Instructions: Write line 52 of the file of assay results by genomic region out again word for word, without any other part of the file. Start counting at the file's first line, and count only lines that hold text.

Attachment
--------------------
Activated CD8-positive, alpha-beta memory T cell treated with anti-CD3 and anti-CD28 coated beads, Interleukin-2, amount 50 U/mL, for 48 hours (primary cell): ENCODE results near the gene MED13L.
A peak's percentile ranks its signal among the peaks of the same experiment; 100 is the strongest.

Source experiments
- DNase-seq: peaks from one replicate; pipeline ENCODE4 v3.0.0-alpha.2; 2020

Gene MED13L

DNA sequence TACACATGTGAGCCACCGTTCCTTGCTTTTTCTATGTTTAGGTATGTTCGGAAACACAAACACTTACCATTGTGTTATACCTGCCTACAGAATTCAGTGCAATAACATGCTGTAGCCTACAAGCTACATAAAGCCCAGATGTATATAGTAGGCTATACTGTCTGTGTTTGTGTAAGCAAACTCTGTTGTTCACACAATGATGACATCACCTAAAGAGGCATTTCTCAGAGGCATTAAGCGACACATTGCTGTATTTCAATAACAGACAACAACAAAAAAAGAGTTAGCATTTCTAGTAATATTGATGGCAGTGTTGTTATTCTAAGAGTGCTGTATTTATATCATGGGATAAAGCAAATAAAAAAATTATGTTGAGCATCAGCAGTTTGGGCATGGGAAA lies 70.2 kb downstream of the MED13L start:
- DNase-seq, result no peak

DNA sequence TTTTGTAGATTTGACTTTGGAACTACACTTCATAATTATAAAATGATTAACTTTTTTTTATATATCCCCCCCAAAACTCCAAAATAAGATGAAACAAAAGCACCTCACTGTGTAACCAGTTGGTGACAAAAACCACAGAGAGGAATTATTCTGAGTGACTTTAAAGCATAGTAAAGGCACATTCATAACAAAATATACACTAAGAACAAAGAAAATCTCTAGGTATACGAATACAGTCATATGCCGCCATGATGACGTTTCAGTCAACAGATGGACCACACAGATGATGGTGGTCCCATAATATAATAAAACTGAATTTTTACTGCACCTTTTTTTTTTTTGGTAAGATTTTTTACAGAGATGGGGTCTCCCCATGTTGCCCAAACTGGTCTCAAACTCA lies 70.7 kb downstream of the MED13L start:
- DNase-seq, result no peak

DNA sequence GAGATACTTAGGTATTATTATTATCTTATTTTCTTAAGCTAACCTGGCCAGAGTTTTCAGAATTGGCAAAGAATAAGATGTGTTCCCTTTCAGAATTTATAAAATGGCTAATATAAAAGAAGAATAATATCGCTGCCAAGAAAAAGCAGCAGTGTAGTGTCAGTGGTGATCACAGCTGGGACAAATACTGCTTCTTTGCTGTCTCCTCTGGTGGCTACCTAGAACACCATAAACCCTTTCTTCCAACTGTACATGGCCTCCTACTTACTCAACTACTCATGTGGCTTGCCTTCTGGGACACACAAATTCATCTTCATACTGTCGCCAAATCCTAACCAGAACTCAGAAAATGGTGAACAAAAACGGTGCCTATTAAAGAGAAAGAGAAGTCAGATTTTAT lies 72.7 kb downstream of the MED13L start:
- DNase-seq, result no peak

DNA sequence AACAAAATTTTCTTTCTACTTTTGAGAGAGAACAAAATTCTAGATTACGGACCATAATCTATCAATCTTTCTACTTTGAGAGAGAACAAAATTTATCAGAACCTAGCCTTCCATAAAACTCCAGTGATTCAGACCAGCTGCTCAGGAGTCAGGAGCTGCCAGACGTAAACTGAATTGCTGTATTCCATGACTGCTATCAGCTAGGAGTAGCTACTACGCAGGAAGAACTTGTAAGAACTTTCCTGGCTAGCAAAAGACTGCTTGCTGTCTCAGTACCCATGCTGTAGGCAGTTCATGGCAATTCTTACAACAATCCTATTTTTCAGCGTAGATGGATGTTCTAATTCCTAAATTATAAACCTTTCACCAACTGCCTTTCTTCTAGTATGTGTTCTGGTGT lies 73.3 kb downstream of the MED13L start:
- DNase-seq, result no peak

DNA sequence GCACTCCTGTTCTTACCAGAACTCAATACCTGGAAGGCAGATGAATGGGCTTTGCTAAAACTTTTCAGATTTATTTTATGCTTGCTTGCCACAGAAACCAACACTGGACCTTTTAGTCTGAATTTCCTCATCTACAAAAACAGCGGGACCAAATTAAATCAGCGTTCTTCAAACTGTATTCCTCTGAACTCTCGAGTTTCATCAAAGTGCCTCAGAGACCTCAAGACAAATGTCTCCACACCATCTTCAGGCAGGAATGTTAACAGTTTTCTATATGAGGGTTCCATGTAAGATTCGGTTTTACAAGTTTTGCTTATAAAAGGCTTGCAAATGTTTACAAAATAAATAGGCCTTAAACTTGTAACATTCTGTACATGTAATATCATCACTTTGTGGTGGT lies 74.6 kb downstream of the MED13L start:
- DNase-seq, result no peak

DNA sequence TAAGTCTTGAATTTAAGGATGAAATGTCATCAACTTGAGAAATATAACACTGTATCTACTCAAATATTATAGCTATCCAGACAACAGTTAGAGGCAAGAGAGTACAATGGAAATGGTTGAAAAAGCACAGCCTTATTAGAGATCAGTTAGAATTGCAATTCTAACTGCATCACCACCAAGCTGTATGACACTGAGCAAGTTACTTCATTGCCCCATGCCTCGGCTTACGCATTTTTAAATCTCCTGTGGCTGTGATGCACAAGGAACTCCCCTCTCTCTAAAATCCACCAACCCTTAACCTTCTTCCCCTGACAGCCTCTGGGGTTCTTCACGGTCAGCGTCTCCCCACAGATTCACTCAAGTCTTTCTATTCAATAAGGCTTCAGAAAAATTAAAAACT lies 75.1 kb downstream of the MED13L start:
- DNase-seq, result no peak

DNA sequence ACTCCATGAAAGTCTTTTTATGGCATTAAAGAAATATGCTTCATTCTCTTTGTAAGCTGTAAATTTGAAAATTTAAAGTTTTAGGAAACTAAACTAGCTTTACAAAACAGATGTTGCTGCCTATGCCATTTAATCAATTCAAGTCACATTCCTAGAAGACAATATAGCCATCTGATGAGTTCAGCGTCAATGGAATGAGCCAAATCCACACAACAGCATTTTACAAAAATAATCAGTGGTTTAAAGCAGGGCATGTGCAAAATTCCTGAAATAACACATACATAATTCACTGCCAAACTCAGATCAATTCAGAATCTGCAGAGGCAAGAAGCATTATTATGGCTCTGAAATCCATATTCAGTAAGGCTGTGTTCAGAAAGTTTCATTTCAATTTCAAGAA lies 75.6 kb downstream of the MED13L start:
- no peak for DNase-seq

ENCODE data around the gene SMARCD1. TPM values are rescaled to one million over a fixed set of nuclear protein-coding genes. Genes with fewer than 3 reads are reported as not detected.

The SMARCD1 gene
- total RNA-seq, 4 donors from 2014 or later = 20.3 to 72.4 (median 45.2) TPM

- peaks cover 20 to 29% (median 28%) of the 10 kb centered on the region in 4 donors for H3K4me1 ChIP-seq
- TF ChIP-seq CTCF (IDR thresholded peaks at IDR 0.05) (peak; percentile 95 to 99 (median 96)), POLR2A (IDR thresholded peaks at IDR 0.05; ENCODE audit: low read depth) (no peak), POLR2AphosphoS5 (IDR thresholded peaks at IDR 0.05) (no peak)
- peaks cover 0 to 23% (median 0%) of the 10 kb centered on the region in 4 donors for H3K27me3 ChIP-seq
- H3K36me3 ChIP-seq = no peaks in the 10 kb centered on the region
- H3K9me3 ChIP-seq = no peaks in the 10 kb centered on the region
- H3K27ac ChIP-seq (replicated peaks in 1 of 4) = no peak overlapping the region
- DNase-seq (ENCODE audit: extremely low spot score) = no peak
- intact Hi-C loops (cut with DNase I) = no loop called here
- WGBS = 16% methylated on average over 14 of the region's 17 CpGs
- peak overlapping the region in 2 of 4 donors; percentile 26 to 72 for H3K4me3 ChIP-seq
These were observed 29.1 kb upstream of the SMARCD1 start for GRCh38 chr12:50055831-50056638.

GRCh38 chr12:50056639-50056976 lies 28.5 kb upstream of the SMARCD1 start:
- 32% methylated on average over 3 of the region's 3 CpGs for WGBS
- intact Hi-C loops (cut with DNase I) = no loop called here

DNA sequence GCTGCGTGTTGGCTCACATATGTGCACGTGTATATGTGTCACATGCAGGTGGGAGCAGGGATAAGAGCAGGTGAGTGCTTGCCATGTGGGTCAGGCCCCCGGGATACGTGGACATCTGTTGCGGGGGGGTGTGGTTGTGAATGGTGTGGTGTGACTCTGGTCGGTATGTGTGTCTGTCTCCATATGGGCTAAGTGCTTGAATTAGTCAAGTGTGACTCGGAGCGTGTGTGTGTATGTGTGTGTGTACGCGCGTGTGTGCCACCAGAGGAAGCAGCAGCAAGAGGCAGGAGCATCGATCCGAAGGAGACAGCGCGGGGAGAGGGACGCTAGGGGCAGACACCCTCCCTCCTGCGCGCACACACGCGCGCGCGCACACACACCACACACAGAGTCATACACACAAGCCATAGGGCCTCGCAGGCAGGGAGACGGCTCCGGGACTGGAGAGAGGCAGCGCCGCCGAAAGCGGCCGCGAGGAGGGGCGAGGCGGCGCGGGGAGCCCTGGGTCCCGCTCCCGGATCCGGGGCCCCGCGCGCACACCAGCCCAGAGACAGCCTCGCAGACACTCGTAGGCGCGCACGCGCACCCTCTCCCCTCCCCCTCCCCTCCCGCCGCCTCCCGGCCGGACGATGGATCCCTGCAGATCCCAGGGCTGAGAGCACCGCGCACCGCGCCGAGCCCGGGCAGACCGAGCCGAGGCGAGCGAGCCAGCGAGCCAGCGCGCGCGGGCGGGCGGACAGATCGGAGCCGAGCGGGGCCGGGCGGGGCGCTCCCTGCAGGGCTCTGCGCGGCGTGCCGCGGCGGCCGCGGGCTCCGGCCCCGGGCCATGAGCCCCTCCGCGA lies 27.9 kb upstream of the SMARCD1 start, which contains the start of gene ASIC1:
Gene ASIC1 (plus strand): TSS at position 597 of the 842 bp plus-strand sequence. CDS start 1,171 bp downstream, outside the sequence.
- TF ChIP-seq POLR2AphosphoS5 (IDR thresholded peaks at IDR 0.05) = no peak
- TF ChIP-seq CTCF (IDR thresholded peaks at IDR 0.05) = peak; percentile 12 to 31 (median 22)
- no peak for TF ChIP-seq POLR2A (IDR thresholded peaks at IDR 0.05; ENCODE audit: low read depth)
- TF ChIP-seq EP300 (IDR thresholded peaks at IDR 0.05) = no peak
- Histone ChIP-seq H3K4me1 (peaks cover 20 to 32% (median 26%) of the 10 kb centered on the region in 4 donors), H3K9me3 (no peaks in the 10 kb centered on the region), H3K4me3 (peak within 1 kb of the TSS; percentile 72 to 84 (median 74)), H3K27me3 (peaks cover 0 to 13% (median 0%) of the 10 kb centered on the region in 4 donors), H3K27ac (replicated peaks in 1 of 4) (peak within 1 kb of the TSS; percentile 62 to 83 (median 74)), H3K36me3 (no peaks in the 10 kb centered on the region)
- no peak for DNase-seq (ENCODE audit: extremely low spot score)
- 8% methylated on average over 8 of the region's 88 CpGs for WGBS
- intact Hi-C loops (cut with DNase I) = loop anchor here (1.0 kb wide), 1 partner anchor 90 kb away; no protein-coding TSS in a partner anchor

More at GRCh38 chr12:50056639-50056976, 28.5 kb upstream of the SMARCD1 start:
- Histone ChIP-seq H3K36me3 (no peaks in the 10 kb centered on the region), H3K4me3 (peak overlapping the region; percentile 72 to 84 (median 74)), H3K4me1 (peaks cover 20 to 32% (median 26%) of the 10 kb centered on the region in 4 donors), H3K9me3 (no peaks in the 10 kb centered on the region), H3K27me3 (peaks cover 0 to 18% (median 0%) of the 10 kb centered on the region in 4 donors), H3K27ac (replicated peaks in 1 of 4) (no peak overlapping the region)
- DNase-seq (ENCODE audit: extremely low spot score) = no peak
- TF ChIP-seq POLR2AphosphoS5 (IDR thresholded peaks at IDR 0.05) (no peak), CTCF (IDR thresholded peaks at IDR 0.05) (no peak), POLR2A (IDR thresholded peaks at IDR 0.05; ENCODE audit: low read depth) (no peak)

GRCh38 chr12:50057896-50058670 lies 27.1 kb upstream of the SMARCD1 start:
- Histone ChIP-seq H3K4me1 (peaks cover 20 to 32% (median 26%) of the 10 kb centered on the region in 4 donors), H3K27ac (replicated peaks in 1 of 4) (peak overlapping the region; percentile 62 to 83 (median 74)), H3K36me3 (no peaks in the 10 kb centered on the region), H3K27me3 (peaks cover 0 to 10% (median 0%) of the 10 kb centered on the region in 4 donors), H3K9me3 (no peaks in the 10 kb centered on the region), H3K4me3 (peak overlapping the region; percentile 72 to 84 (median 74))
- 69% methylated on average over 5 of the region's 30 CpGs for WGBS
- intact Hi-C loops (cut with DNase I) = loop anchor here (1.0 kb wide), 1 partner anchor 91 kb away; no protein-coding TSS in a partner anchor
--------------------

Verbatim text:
- Histone ChIP-seq H3K4me1 (peaks cover 20 to 32% (median 26%) of the 10 kb centered on the region in 4 donors), H3K27ac (replicated peaks in 1 of 4) (peak overlapping the region; percentile 62 to 83 (median 74)), H3K36me3 (no peaks in the 10 kb centered on the region), H3K27me3 (peaks cover 0 to 10% (median 0%) of the 10 kb centered on the region in 4 donors), H3K9me3 (no peaks in the 10 kb centered on the region), H3K4me3 (peak overlapping the region; percentile 72 to 84 (median 74))